Or so I thought.  This morning I opened up an email from a good friend of mind, one that over the years I had received many times in different versions from different people …. you know the cutesy “send this to all your friends” kind – rarely do I send these emails on.  But as I read this email, something happened to me – I had a total meltdown, started sobbing … something about this FRIEND email touched such a deep place of sadness, resonated with comfort like a salve on an area of pain I didn’t know was there.

When you are sad,  I will jump on the person who made you sad like a spider monkey jacked up on Mountain Dew!!!

When you are blue,  I will try to dislodge whatever is choking you…

When you smile, I will know that you are plotting something that I must be involved in.

When you’re scared, we will high tail it out of here.

When you are worried,  I will tell you horrible stories about how much worse it could be until you quit whining, ya big baby!!!!

When you are confused, I will use little words.

When you are sick, stay away from me until you are well again – I don’t want whatever you have….

When you fall, I’ll pick you up and dust you off – after I laugh my rear off!!

This is my oath and  I pledge it to the end. ‘Why?’ you may ask – because you are my FRIEND!

I had been reading Milan & Kay Yerkovich’s “How We Love” – a book and workbook I highly recommend, and I listened to a CD teaching on the Vacillator love style this afternoon, hoping to discover what brought on all the tears earlier when I opened the email.  According to Kay, a vacillator is raised in a home where connection is there, but it’s inconsistent.  It is based more on a parent’s mood than on a child’s needs, so when a child experiences something really good from a parent and then the parent goes away for a period of time, the child gets mad as they wait and wait for the parent to reengage.  The child feels both in need of the parent and anger at the parent for making them wait, for not being available as much as they’d like.  How does this play out as a vacillator begins dating or interacting in adult relationships?

Milan & Kay tell us vacillators that our longing for love gets stuck on HIGH, and we set off on a quest to find consistent connection we missed as a kid.  We like it intense, we want to feel it, and we want it to last on that passionate level.  When “the honeymoon is over” and our relationship settles into a normalcy as all relationships do sooner or later, we eventually get to that place where we have to wait for the attention we want … and when the waiting happens and disappointments come along, we get mad – just like when we were a kid and our parents weren’t meeting our needs the way we wanted them to.  So what are we so afraid of?  We’re afraid of feeling in our current relationships what we felt growing up – abandoned, unseen, invisible, misunderstood, unknown … we’re afraid of feeling those childhood feelings again, afraid to let the past flood into the present, so it’s easier to get mad, to cover our fear by idealizing our future (I’ll find someone who does love me and is available to me all the time) – in either place we don’t have to feel sad or hurt or feel those painful childhood feelings again.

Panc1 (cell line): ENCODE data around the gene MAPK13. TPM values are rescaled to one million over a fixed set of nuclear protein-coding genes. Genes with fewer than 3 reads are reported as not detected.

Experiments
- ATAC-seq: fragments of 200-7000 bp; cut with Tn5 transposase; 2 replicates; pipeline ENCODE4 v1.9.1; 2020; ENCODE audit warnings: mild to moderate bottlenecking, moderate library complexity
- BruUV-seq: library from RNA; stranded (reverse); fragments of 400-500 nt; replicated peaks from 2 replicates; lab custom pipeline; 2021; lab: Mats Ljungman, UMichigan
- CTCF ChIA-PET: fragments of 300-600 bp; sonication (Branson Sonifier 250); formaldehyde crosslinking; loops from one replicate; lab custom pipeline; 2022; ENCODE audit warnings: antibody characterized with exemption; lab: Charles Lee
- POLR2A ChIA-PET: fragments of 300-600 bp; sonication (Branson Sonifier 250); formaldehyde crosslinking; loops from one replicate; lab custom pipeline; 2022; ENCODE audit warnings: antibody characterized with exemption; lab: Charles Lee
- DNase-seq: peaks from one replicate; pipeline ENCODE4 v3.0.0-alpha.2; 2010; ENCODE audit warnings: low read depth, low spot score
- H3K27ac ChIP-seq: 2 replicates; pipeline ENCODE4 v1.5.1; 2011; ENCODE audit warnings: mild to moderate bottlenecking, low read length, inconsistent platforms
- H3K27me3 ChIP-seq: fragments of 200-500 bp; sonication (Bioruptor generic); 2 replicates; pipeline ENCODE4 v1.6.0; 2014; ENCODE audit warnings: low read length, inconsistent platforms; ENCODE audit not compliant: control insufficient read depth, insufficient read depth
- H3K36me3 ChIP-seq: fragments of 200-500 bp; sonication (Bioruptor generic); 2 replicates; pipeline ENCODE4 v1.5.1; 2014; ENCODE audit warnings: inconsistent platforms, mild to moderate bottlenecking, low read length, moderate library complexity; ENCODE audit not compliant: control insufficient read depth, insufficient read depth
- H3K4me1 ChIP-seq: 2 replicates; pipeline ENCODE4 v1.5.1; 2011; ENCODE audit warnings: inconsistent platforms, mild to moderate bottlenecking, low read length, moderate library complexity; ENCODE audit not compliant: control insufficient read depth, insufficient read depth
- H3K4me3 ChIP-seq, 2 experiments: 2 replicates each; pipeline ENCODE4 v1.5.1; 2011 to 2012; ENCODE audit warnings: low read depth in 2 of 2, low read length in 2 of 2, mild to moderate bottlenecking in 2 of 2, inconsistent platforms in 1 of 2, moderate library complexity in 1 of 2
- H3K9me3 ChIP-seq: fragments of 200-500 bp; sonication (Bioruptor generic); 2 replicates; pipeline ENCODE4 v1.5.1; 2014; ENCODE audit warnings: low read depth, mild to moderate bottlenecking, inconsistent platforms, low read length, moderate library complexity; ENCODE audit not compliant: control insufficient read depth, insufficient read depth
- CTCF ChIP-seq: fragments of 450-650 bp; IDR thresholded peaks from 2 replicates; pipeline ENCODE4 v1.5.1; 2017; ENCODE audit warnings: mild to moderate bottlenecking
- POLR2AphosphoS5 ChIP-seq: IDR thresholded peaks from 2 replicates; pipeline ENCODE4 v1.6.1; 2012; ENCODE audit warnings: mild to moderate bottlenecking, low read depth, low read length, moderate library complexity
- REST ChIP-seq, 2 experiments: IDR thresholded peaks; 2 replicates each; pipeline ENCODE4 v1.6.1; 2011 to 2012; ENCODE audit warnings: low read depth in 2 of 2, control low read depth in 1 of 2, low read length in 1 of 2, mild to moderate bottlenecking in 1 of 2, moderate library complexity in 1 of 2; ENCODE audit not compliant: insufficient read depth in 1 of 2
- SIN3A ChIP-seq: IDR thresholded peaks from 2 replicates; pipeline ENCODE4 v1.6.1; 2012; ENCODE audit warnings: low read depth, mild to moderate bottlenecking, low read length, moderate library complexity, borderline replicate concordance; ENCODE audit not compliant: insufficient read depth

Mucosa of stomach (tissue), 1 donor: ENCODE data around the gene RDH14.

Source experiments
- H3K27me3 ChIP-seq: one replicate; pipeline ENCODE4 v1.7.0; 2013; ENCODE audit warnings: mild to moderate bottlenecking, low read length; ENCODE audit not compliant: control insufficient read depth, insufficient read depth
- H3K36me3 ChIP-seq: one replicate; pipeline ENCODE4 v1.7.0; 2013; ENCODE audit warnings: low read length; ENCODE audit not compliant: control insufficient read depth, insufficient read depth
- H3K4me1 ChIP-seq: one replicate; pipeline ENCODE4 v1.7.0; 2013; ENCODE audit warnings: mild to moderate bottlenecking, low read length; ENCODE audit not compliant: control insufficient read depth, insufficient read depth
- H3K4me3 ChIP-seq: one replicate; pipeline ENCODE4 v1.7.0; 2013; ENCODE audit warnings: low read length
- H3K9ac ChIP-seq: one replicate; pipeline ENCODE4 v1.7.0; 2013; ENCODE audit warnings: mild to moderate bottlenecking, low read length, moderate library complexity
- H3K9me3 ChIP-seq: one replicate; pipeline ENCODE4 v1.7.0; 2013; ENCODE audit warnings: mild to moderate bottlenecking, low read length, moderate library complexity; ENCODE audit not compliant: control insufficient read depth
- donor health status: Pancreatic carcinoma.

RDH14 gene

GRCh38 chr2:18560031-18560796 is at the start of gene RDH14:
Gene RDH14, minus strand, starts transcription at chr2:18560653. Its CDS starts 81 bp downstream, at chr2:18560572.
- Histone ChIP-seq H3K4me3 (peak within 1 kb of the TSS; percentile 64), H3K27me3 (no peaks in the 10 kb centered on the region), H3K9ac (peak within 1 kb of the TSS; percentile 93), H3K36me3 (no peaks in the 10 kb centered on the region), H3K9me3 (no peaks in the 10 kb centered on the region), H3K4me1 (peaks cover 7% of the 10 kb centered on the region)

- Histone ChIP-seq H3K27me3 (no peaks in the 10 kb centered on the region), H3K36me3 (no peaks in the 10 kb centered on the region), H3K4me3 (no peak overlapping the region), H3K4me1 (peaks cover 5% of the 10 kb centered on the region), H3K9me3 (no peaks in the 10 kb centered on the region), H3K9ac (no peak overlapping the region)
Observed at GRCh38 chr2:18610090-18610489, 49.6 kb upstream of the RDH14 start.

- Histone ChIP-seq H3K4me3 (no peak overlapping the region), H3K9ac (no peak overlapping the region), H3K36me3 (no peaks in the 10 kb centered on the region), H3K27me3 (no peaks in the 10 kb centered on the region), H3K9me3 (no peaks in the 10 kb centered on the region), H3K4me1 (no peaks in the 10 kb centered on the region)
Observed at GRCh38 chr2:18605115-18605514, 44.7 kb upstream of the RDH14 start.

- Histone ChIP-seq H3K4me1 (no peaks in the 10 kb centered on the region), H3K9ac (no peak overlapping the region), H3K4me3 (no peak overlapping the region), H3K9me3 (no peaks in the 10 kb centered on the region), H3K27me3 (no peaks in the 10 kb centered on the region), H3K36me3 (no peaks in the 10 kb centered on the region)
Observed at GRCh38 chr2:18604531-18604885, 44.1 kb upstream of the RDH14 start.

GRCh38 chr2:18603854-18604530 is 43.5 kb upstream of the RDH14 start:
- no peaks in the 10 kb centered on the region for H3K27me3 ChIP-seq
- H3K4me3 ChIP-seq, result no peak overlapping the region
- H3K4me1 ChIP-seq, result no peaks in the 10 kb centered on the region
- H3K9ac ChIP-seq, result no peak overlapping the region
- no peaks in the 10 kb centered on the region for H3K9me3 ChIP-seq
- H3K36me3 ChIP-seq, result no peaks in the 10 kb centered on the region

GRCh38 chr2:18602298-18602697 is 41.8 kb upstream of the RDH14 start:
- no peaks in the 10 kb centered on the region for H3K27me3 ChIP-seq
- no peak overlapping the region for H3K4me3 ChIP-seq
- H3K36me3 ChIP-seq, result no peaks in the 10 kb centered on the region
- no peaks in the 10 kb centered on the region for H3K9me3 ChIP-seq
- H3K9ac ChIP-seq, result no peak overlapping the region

I thought listening to this teaching would explain my morning tears,  but it only added to them as Kay described the picture one of her vacillator clients produced when she asked him to use shapes and colors on a piece of paper to draw his childhood.   He took just a moment to draw one small dot with a black marker before handing the paper back to Kay … that was how he felt as a child – small, insignificant, unseen, unimportant.  That dot was me as a child, and it’s still me on some days as an adult … this morning, reading that email,  connected with my “dot identity” and I felt like someone saw me, was there for me.   It hurt to remember how long I had searched outside the dot to find someone else to love me like I wanted to be loved, to become something so I would be noticed, to do something new, find something better – anyone, anything, to avoid the pain of facing that smallness, those feelings of insignificance again.

Thankfully Kay offered some direction to enlarge the shape and color of my adult landscape on paper.  She said if a vacillator is going to grow and really face their fear, they have to be willing to go back and realize the pain they felt as a kid is what they’re trying to avoid in every relationship and in every moment of every day.  The solution is connection – the healing from childhood wounds can only be found in a group of people supporting you to face your childhood feelings, providing comfort in memories of pain from the past.

Milan sums it up this way … we’re all afraid to go back and feel the feelings we had as a child, facing the fears that we may experience as adults.  But we have to remember that we have an adult version of ourselves now, and we have a relationship with God that can fill in the holes as people miss us.  So true … God in His extravagant love is with us, and we are perfected in His love.  And so I finished off the afternoon with one more good cry as I listened to JJ Heller’s “What Love Really Means” knowing I am loved and held in His grip.

I will love you for you

Not for what you have done or what you will become

I will love you for you

I will give you the love, the love that you never knew

You Tube – JJ Heller – What Love Really Means